Other Memorable Places
Ristorante Camponeschi (Rome). Located on one of Rome’s most elegant piazze, Camponeschi makes you feel as glamorous as Marcello Mastroianni and Anita Ekberg in La Dolce Vita. Turn yourself over to Constantino, the effervescent maitre’d, who will suggest a menu of the day’s freshest dishes and, if you let him in on your romantic intentions, end it with a sparkler-topped dessert. (Piazza Farnese 59; +39 06 687 4927; www.ristorantecamponschi.it)
Ristorante Da Bracali (Massa Maritima). In the last five years two brothers—Francesco and Luca Bracali—have transformed their family’s rustic trattoria into an elegant Michelin-starred restaurant that’s sensually, sumptuously adult. Amid décor that mixes classical lines with splashy Versace touches, we have dined on deliciously creative variations on traditional Italian themes, teamed with superb wines (my husband downloads the wine list in advance for the sheer pleasure of anticipation) and served with flair. (Via di Perolla n.2, 58020 Ghirlanda; www.bracaliristorante.it)
Solo Per Due (Vacone, Reiti). The name translates as “Only for Two,” and that’s literally what this restaurant on the outskirts of Rome offers: a single, candle-lit table with two servings and a bell to summon servers. Extras, such as fireworks and accommodations for the night, are available on request. (Via Villa di Orazio, 2/ 02040 Vacone; +39 0746 676 873)
I frasi d’amore
Even after three decades together, I never tire of saying and hearing one phrase: I love you. The words “ti amo” are even more special because Italians reserve them for the loves of their lives. With everyone else–parents, children, even lovers—they express affection with “Ti voglio bene,” which translates literally into “I wish you well,” but conveys much more: “I wish the best for you, I want all good things for you.”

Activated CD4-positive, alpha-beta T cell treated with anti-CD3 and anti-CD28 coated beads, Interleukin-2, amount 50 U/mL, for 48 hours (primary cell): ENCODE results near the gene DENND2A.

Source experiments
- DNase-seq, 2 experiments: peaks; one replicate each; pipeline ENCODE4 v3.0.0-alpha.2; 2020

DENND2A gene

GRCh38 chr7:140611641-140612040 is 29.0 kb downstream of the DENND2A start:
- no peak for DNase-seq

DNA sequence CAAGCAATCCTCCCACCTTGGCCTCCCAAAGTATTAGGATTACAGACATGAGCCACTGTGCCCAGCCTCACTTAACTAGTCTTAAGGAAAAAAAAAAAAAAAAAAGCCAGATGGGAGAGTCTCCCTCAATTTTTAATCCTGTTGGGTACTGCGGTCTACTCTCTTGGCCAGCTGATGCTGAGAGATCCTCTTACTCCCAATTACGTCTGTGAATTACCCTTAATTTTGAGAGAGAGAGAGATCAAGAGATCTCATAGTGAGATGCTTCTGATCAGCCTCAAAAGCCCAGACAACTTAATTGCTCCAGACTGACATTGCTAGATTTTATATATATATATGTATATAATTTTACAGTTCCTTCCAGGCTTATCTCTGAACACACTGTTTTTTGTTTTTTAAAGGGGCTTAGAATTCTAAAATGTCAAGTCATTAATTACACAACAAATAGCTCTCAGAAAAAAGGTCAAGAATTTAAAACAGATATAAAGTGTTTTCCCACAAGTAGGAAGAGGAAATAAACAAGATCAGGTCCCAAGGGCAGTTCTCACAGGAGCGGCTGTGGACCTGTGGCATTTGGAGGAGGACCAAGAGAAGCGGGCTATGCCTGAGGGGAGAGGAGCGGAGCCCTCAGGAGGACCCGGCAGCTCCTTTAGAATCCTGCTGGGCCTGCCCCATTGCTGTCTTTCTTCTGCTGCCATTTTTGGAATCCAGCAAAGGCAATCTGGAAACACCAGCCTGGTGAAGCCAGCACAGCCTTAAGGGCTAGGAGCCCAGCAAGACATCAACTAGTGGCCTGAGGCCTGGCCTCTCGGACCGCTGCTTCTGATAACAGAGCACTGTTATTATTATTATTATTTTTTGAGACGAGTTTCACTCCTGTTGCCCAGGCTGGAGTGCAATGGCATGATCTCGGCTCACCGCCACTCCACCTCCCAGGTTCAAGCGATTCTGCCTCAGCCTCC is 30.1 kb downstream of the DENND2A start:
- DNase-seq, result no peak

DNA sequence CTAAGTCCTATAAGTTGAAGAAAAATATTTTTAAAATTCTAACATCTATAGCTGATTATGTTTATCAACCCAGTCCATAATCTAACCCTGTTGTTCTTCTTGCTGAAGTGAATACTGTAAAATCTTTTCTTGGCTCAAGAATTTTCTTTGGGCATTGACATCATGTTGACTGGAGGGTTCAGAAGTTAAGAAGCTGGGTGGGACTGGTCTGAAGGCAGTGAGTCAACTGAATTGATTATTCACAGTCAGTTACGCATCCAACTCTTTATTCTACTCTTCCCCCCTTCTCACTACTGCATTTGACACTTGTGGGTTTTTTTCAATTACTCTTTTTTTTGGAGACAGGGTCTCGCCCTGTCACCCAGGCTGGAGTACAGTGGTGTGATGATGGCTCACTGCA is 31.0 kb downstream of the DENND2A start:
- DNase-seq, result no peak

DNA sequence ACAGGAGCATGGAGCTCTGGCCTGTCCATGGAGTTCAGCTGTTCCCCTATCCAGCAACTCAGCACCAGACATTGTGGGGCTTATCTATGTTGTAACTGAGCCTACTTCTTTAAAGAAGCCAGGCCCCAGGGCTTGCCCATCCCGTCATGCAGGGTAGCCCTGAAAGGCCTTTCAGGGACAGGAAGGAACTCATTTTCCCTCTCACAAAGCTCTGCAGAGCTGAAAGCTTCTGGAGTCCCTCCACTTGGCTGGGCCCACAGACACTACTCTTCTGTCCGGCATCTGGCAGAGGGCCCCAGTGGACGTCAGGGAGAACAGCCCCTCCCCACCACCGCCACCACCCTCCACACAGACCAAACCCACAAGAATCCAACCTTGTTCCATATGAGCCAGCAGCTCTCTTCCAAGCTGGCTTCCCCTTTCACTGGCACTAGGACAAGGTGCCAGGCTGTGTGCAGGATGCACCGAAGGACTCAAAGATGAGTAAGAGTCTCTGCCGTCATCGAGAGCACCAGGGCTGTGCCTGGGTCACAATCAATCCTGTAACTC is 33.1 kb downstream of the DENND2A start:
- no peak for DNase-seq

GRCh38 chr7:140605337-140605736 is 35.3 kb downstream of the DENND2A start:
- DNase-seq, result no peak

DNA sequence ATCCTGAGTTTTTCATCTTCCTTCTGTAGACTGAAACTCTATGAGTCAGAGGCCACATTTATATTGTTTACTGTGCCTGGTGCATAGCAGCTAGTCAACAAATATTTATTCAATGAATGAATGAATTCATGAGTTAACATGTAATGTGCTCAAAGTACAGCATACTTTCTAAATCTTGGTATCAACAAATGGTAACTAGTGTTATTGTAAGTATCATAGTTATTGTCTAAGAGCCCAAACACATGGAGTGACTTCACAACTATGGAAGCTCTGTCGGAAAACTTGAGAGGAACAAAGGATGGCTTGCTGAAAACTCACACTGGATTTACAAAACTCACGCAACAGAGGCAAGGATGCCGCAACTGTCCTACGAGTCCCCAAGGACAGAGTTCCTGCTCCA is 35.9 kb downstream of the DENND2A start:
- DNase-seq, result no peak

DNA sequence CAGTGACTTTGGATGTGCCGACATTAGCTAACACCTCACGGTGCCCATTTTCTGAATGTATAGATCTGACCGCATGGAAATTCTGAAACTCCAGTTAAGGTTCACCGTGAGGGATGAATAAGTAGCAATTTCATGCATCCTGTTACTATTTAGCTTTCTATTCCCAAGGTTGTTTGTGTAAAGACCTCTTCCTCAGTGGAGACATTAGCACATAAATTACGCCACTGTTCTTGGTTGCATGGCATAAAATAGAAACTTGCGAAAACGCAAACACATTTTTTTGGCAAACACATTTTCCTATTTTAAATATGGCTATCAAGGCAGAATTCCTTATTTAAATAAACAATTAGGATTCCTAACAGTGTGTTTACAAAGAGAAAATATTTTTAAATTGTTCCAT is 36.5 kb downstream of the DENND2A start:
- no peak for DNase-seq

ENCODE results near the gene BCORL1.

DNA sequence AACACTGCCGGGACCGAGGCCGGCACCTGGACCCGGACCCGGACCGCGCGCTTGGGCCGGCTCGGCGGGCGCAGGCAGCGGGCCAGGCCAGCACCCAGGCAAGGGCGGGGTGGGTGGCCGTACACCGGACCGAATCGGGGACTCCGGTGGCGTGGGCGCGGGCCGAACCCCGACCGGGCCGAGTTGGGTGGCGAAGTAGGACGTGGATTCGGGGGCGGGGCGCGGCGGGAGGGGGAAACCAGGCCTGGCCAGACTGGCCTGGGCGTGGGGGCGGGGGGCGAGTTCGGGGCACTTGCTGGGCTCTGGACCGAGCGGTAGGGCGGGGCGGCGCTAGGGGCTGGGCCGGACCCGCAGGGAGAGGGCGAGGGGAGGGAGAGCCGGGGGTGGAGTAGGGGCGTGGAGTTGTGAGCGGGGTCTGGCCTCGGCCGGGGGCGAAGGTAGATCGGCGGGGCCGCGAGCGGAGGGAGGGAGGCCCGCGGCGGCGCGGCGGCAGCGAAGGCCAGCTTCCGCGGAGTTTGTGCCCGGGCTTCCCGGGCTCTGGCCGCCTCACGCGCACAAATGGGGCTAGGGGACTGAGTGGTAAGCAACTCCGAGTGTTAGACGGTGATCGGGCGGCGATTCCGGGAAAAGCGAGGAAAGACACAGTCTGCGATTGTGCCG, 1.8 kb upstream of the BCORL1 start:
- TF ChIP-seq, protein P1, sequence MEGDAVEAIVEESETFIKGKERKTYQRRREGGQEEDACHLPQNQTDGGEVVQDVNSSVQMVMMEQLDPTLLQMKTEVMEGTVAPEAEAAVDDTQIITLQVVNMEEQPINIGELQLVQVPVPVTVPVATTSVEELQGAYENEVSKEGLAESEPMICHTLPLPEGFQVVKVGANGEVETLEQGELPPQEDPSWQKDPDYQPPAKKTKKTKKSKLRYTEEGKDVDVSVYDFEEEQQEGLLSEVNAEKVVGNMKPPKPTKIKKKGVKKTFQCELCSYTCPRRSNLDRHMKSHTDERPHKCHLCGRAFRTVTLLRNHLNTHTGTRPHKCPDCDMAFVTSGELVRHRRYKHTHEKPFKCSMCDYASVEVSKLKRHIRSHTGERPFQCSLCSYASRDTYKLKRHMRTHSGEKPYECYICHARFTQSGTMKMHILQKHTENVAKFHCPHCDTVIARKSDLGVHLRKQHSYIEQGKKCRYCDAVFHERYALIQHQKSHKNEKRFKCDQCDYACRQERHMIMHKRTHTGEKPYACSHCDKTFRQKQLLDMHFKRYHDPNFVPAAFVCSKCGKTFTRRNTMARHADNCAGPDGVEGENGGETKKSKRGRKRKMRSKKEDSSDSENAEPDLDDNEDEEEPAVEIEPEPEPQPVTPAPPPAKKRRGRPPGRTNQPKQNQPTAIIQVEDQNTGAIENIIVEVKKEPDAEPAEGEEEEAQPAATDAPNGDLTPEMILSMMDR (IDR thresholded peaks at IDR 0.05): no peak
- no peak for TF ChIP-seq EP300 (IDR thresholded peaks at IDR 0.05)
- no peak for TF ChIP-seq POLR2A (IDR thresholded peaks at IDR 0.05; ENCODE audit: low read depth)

Here are some other romantic phrases to sprinkle into your conversations during those romantic dinners and moonlit walks:
amore mio – my love
tesoro mio – my darling
voglio soltante te – I want only you
carissimo (masculine), carissima (feminine) – dearest
ti adoro – I adore you
anima mia – my soul
Sei stupenda – you are wonderful
Vivo per te – I live for you
Ti amo tanto – I love you so very much
- Fodor’s online guides to Tuscany, Capri, Rome, and Florence
- Becoming Italian Word by Word (Dianne’s Blog)
Photo credit: (1) Venice: istockphoto / tom malorny (2) The Faraglioni, Capri: istockphoto / Vladimir Khirman(3) Galleria degli Uffizi: courtesy of cfwee on flickr